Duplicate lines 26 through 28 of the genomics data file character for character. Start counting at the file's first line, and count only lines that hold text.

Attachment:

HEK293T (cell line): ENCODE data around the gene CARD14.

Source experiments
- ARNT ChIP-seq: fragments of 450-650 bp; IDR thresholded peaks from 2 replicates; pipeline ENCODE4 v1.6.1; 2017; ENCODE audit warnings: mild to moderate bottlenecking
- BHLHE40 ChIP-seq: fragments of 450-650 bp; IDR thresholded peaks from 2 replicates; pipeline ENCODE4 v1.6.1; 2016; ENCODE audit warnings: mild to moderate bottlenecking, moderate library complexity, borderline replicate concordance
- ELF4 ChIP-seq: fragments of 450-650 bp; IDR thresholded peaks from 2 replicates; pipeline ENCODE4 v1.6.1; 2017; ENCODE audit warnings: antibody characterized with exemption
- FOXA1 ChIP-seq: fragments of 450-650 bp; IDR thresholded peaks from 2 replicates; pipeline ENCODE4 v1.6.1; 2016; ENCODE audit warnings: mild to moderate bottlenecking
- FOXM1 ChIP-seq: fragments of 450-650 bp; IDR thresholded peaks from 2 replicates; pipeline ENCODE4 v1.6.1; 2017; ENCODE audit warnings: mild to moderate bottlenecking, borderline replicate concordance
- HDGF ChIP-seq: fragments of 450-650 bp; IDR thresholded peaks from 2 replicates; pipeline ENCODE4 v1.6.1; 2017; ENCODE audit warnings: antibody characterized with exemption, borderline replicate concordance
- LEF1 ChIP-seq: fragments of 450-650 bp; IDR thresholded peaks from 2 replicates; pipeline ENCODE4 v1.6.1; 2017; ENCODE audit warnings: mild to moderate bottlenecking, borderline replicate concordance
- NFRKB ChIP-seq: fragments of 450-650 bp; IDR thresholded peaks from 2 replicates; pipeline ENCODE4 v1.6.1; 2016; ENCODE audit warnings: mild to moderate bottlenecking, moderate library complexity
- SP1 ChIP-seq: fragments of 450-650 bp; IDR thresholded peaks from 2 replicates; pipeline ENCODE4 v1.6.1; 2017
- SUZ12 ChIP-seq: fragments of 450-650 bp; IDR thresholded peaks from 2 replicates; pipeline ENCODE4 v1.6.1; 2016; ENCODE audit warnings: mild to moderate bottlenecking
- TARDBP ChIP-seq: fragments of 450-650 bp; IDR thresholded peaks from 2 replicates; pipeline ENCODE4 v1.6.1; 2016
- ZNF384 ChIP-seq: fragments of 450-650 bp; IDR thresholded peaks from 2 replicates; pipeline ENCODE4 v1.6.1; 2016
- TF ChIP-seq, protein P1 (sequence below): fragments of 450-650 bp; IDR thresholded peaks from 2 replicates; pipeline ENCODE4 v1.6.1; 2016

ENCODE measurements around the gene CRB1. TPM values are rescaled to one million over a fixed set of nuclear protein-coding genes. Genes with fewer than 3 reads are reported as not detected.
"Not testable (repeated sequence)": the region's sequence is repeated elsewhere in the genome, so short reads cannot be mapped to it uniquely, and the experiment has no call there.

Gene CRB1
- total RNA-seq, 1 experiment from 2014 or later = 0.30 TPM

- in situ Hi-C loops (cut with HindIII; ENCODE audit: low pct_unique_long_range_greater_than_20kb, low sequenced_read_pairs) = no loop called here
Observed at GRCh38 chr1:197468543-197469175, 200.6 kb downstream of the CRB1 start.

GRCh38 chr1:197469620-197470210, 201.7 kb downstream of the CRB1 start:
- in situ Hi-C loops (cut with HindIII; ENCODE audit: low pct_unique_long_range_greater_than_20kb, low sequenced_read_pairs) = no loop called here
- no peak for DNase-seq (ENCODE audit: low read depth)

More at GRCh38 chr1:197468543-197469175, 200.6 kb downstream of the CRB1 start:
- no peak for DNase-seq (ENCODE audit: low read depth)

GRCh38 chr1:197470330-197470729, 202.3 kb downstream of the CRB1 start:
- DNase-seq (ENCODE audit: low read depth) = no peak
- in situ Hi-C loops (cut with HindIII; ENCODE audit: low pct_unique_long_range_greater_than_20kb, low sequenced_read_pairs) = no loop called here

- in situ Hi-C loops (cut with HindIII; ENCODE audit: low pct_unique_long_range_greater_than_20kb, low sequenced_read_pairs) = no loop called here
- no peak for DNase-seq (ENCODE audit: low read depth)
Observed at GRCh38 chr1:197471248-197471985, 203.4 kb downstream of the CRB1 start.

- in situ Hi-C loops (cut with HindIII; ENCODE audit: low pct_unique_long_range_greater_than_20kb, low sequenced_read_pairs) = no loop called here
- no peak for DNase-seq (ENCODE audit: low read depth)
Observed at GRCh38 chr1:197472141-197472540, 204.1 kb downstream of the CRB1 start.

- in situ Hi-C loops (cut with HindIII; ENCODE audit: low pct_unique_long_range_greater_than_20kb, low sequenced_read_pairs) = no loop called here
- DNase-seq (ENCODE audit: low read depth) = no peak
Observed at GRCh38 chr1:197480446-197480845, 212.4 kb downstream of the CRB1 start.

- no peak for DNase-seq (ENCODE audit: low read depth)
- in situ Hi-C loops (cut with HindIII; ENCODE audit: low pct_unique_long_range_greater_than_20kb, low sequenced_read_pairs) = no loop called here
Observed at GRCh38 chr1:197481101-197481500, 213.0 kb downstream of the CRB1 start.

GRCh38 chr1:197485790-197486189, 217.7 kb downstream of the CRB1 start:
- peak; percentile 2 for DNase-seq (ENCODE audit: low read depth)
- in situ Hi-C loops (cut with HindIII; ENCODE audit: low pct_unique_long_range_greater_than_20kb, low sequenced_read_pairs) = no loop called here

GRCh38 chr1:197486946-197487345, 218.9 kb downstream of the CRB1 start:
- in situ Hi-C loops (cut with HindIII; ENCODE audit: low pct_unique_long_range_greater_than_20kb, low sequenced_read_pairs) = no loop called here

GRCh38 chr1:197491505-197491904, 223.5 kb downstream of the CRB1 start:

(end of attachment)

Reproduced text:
- no peak for DNase-seq (ENCODE audit: low read depth)

GRCh38 chr1:197470330-197470729, 202.3 kb downstream of the CRB1 start:
- DNase-seq (ENCODE audit: low read depth) = no peak